Your Daily Fantasy Rx
by Tim Polko
Baltimore might finally emerge from a half decade of decadence if the rumors regarding Syd Thrift's departure from the organization transpire. Under his short-sighted guidance, the Orioles gathered more semi-competent outfielders than pitchers, hurt those half-dozen decent pitchers by moving the fences closer to the field, and essentially negated one of the most vociferous home crowds in baseball. Their minor leagues are so barren that long-time AAA franchise Rochester disowned them after almost a half-century of affiliation, and all reports indicate that the Orioles were lucky that Ottawa even agreed to host their AAA team in 2003.
Among Orioles position players, only Tony Batista is guaranteed a starting spot at 3B, and a smart organization would slide him back to SS given their need for offensive improvement; expect him to stay at third. They may stay with Geronimo Gil at catcher, and Jerry Hairston, Jr., Brian Roberts, and Melvin Mora are the current favorites for middle infield jobs. Their OF/1B/DH situation is far more complicated, as the expensive contracts of Jeff Conine, David Segui, and Marty Cordova dictate their starting jobs. Jay Gibbons and Chris Richard both deserve regular playing time, however Gary Matthews, Jr. probably will stay in centerfield. Even assuming these six can share five jobs, Baltimore still lacks a place for Larry Bigbie, Luis Matos, or any other youngster with a chance of improving their woeful lineup.
Fortunately their pitching finally has a chance to improve following the discovery of Rodrigo Lopez and belated promotion of John Stephens. They should combine with Sidney Ponson and Jason Johnson to provide an acceptable staff. However the Orioles should probably look to move Ponson and Johnson for offensive help, even if they can only acquire a couple of AA hitting prospects for each, and then target inexpensive free agents who they might be able to deal for more prospects in July. Not trading Scott Erickson when other teams reportedly expressed interest ranks as one of the worst moves of this past season, so Baltimore should probably let him either start or close for a month in the hope that some team offers to take his contract.
Barring that unlikely scenario, Jorge Julio should be able to hold their closing job indefinitely. Aside from the likelihood that Buddy Groom, Willis Roberts, B.J. Ryan, and Rick Bauer will start the season in middle relief, almost every bullpen spot might be available at some point in 2003. The Orioles lack a single proven star, and only Gibbons, Stephens, and Julio seem likely to own spots on the next Baltimore team in the playoffs. They can afford to audition anyone they please at this point, so nearly everyone on this list might get a look sometime during the season.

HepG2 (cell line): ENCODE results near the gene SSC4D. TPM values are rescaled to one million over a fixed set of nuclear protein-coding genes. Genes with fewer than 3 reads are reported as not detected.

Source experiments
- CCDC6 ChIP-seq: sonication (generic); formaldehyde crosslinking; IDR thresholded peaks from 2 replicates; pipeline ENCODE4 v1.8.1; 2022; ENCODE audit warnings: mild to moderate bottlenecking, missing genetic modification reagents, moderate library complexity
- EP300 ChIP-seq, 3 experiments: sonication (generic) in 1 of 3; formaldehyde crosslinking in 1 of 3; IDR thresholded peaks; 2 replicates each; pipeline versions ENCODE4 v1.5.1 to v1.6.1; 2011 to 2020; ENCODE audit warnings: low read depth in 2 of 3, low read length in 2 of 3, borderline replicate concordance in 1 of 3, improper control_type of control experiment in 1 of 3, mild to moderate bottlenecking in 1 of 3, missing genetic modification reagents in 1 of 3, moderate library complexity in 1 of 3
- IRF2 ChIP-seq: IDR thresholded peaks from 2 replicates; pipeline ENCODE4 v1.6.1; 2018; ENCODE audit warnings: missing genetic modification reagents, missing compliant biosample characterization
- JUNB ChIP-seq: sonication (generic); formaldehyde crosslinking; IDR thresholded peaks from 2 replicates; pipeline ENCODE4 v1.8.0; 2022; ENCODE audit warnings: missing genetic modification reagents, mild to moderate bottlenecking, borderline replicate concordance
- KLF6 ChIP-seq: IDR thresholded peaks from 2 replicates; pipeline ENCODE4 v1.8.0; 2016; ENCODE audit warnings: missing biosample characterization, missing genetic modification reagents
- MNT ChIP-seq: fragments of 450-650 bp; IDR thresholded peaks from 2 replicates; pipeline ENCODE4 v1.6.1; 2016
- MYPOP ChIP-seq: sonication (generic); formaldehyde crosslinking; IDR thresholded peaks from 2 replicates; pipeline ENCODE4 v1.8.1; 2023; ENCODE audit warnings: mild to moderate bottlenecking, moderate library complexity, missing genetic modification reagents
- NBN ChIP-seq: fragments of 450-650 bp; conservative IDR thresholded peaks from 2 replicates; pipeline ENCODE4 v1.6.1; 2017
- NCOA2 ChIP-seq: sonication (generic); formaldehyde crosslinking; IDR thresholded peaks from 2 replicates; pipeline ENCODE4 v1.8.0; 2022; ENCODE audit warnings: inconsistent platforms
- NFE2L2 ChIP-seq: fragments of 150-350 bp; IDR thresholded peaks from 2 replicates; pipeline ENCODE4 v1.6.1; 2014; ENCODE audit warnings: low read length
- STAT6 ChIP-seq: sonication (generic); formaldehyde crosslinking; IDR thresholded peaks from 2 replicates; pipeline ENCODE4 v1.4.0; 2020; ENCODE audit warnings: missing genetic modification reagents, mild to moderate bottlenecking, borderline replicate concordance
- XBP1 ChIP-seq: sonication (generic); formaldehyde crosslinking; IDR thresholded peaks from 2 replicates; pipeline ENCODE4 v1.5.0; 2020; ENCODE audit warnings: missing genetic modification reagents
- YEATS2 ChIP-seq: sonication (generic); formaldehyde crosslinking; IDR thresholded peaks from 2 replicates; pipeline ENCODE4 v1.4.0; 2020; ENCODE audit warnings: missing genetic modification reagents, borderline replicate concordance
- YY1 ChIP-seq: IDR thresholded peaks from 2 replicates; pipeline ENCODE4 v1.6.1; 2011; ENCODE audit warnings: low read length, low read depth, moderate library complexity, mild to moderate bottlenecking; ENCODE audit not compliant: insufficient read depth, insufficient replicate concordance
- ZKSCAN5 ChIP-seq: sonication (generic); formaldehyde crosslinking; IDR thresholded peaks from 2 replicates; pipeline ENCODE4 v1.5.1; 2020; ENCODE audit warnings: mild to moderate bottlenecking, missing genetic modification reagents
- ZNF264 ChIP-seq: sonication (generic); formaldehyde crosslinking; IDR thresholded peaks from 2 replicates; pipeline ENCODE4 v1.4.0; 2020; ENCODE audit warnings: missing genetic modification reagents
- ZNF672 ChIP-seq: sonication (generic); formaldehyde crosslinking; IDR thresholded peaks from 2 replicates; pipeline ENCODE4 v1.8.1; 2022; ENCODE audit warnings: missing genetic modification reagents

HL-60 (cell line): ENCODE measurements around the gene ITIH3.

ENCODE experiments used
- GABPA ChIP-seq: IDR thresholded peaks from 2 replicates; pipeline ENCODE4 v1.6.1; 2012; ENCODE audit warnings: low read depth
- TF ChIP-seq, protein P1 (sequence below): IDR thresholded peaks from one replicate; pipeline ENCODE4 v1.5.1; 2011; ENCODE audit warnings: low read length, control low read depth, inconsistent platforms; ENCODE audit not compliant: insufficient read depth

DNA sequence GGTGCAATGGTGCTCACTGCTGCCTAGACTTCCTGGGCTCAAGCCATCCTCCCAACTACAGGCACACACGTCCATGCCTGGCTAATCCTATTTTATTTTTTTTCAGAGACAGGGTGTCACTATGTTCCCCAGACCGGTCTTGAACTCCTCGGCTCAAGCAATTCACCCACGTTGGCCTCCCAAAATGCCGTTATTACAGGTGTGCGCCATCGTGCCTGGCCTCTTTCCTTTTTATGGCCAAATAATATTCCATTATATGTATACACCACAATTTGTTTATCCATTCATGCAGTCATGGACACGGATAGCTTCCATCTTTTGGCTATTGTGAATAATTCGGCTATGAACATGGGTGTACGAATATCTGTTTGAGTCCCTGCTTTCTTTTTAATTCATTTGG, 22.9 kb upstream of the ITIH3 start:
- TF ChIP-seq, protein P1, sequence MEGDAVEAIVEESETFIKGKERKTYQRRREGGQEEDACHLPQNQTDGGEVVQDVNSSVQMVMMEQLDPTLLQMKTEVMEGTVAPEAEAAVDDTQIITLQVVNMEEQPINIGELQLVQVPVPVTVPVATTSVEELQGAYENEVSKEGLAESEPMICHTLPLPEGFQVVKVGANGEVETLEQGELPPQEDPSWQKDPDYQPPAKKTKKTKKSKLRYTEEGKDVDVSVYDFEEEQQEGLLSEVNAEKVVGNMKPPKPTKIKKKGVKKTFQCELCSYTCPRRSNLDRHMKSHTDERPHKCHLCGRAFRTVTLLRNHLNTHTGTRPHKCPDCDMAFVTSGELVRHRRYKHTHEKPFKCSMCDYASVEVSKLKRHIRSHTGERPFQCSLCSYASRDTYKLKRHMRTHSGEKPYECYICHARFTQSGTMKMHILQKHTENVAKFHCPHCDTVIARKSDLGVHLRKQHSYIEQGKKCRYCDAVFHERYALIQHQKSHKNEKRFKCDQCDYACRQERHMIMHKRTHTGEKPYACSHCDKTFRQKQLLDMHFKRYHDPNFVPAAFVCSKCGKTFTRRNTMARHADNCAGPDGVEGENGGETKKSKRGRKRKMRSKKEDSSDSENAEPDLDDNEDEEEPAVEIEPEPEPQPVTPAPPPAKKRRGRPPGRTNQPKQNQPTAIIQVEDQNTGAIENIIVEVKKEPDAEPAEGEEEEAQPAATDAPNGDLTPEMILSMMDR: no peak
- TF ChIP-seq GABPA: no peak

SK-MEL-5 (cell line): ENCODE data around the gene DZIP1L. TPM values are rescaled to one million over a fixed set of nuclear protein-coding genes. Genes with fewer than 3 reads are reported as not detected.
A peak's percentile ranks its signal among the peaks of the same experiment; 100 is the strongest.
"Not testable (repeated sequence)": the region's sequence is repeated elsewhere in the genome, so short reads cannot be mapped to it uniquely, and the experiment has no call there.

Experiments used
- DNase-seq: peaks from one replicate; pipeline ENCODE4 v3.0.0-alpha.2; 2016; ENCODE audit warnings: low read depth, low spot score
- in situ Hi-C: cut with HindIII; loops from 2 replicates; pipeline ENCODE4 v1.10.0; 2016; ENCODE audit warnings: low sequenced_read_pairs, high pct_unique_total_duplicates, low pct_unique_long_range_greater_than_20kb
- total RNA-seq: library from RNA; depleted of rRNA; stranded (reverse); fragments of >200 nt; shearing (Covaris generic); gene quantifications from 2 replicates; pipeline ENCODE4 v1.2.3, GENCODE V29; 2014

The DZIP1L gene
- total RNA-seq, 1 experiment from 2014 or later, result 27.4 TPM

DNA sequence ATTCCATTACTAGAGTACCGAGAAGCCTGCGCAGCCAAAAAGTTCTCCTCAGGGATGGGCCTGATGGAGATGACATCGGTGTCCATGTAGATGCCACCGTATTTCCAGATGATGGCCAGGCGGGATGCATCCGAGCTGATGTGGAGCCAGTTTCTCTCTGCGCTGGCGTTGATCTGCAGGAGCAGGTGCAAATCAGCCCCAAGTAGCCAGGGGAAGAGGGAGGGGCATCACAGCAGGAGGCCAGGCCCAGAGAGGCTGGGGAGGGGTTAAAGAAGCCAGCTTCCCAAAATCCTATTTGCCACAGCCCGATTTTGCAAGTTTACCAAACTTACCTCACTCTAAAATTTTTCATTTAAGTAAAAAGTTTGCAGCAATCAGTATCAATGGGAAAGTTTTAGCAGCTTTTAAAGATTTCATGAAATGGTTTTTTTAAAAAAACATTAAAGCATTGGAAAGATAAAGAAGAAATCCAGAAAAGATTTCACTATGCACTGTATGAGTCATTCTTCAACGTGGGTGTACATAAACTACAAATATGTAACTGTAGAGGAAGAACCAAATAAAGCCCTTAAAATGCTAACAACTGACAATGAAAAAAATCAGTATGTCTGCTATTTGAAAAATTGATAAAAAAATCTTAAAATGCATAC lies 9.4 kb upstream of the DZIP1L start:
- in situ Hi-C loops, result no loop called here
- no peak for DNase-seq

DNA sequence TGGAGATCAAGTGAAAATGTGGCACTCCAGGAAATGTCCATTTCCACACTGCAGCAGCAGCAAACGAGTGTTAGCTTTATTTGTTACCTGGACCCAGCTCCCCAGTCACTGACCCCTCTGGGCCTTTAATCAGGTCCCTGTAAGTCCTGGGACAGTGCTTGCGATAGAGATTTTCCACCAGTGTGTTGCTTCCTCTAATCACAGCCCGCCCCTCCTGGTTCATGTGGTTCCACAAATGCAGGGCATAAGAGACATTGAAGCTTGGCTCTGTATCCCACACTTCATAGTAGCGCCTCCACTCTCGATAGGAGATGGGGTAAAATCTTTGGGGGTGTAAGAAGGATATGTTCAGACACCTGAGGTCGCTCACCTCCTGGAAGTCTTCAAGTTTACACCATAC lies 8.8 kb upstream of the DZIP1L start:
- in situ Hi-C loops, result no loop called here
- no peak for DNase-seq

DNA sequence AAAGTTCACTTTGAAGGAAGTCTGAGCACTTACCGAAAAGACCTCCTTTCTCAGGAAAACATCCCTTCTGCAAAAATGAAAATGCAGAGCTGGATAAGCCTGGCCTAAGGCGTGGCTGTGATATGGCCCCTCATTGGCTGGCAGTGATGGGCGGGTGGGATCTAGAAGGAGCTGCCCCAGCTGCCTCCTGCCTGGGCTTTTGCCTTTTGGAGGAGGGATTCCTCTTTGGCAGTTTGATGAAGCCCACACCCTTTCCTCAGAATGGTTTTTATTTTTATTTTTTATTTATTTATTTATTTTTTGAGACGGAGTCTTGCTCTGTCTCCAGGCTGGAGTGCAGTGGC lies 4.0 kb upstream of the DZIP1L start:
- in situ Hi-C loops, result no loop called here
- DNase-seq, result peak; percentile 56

I don't expect a single prospect from the Orioles' minors to earn double-digit value next year.
Darryl Brinkley, 33, OF-R
Brinkley has never shown notable power or speed in his nine-year minor league career, and considering his age and limited upside, he'll be very lucky to even spend a few days in the majors. The Orioles obviously are not a team with many outfield openings, and since none of his skills look particularly impressive, he won't emerge as more than an occasional pinch-hitter even under the best of circumstances.
Napolean Calzado, 25, 3B-R
Calzado remains one of the better Baltimore prospects even though he gained three years in agegate last off-season, leaving him an older 25 instead of a young prospect of 22. While I don't see the offensive upside for Calzado that some scouts project, his speed alone could allow him to amass significant roto value if given an opportunity in the majors. He's a quality defender at 3B and SS, so he's most likely to develop as a utilityman unless he discovers previously non-existent power potential. Calzado's hit exactly 20 doubles in each of the last three years as he's risen from the Sally league to AA, so now I expect Baltimore will advance him to AAA, where he's unlikely to even hold a .600 OPS. When he eventually reaches the majors, consider him only if you need SB.
Howie Clark, 28, OF-L
Despite owning the best batting average of any Oriole with more than three at-bats and the fifth best OPS on the ballclub, Baltimore first demoted him after a month in the majors and then outrighted him off the 40-man roster in September. Clark spent nine years in the minors before dividing his 2001 season between Yucatan of the Mexican League and Chico of the Western League. His AAA career numbers include a 110:77 BB:K in 981 AB for an excellent 1.43 BB:K and .11 walk rate, so there's no question in my mind he deserves an extended look in the majors over veteran retreads like Ron Coomer or Dave McCarty. Clark would not hurt your fantasy team if you needed him as an injury backup, although unfortunately he lacks any power or speed potential.
Luis C. Garcia, 27, OF-R
The White Sox originally drafted Garcia in 1994, and after a few uneventful seasons in A-ball that included Tampa Bay selecting him in the 1998 minor league Rule 5 draft, the Rays loaned him to Mexico City for the last three years. Garcia demolished the Mexican League, compiling a .350 BA over 1000+ at-bats, along with over a .375 OBP and .570 SLG. He even stole 63 bases at a 76% success rate during those seasons. Baltimore signed him prior to this season, but I don't understand how he merited a call-up given his fairly horrendous numbers for Rochester. I think Garcia could emerge as a capable back-up in a couple of years, but he needs to head back to AA in 2003 if he expects to ever develop into a decent major leaguer.